By Gavin Sinclair
The subject of this month's story may be unfamiliar to some American readers, so here's a little background. Glasgow Rangers are Scotland's most famous and richest (by far) soccer team. They are known for a fine tradition of religious bigotry - for 100 years they maintained that they had never found a Catholic good enough to play for them. In recent years, they have used their vast wealth to import a succession of foreign stars in order to maintain their domination of the Scottish game. Now read onů.
"Aye, Jimmy, I suppose I do have what you'd call a dream job."
The manager of Rangers poured himself another hefty Bells and sat down at the kitchen table. I moved my notes discreetly, in case he spilled this whisky too. The edge of my pad was stained a pale pungent yellow.
"Aye, move your papers out the way, lad. Good idea."
"I was just...."
"I know. Don't worry. I'm no' going to waste another glass of good whisky. Are ye sure ye won't have one yerself'?"
"No, thanks. Actually, I, ah, don't really like whisky." For some reason, this admission embarrassed me, as if I had no business sitting in this man's kitchen, not liking whisky.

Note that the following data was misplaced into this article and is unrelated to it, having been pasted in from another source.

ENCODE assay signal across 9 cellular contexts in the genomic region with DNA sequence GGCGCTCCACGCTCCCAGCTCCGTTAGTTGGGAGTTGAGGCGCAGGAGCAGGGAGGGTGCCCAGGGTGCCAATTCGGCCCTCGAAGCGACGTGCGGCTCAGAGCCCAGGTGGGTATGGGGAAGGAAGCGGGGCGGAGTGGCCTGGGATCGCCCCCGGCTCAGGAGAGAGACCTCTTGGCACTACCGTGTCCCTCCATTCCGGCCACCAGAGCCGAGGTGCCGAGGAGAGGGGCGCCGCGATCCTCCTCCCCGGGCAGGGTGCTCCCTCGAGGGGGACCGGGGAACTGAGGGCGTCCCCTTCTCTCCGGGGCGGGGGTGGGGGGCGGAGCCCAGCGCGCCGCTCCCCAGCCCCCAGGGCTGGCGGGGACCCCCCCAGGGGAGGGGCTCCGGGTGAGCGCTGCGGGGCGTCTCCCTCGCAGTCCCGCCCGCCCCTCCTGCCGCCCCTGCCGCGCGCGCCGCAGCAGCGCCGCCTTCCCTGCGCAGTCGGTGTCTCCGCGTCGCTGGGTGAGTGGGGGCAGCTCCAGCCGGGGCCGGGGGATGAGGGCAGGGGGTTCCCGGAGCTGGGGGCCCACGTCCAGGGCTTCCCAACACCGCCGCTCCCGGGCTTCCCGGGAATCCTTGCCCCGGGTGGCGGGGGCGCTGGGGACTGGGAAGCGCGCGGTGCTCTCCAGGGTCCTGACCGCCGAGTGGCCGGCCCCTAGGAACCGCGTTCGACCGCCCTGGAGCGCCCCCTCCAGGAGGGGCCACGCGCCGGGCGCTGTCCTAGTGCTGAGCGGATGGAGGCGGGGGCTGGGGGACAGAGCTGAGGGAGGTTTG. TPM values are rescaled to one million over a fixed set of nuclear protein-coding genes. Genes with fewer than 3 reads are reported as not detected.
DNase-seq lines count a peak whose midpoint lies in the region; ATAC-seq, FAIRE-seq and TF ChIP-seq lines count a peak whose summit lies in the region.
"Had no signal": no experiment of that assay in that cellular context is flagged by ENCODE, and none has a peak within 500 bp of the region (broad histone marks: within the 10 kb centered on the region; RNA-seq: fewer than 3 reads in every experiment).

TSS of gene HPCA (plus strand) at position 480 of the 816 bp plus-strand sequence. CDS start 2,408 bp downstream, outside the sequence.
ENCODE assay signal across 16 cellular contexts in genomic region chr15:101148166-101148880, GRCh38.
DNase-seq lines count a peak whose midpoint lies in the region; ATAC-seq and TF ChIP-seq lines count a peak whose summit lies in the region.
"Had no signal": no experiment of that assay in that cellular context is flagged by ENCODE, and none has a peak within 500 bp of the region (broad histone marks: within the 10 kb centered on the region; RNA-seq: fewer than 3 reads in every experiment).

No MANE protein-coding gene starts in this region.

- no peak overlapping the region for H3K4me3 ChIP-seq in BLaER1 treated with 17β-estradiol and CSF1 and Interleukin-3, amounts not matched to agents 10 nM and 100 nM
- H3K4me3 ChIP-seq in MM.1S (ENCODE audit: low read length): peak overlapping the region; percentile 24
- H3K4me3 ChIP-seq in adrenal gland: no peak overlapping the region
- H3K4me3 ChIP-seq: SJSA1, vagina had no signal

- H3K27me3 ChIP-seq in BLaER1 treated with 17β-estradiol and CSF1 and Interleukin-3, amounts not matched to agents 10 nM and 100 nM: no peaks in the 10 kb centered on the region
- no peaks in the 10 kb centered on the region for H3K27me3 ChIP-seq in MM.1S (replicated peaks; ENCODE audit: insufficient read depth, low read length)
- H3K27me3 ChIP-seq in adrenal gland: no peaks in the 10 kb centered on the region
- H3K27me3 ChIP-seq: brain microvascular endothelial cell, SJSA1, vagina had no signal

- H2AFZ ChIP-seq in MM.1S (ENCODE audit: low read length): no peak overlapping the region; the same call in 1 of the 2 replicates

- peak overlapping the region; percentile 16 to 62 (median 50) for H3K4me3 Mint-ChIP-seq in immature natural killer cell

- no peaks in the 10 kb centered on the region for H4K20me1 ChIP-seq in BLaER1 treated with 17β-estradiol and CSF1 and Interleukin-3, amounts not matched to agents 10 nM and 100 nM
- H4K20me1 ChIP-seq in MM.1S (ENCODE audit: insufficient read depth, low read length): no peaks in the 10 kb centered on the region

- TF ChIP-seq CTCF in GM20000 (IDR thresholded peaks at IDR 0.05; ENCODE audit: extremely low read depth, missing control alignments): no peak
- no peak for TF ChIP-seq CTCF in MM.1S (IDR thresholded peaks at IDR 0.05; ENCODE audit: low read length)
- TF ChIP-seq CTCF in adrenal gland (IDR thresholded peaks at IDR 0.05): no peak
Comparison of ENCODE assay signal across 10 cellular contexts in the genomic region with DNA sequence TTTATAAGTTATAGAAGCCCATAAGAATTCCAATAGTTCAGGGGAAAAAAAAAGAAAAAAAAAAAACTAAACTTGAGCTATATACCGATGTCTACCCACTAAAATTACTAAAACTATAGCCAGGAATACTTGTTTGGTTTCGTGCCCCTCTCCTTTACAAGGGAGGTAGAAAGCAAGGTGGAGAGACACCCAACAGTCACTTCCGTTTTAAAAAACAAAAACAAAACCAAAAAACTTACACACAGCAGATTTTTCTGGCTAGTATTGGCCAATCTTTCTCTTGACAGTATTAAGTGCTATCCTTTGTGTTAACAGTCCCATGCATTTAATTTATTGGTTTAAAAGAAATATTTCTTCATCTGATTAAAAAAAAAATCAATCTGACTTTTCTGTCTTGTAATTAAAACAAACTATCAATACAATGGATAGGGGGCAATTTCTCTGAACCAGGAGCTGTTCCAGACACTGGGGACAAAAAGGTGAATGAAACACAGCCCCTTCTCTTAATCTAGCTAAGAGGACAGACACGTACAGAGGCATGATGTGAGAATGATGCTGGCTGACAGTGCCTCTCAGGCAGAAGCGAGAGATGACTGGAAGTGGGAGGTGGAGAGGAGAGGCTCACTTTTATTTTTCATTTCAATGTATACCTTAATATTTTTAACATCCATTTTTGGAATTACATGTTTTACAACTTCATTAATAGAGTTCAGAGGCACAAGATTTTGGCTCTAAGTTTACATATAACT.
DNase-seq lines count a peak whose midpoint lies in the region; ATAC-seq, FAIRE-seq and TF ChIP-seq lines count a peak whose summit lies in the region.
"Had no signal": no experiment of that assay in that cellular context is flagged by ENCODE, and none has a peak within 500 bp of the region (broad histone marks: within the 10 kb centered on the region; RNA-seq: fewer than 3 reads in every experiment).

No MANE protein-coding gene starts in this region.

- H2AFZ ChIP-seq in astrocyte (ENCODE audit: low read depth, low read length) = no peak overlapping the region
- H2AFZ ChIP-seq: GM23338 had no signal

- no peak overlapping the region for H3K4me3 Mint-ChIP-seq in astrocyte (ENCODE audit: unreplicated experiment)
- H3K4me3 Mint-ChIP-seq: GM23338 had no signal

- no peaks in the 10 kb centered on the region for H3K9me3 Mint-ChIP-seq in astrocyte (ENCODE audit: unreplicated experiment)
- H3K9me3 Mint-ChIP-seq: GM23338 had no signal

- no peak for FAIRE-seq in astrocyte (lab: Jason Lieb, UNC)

"A beer, then?" His bleary blue eyes insisted.
"OK. Yes, please."
He got up and walked, a little unsteadily it seemed to me, to the fridge. A can of Tennent's Lager appeared with a clunk on the table in front of me.
"Dream job, my arse!"
"I beg your pardon?"
"Oh, I know. Thousands of kids all over Scotland would give their left goolie to grow up to be what I am. Well, sod the little bastards! Cigarette?"
"D'ye want a fag?" He waved a pack of Marlboro in front of my face.
"No, I mean the kids. What do you mean?"
"You know when I started smoking?" I watched him as he lit a cigarette, drew deeply on it and let out his breath with a half-sigh. The smoke, grey as his complexion, swirled in tired circles up to the wood beams. "Two weeks ago. Now I bloody love it. Never realized what I was missing. You haven't touched your beer."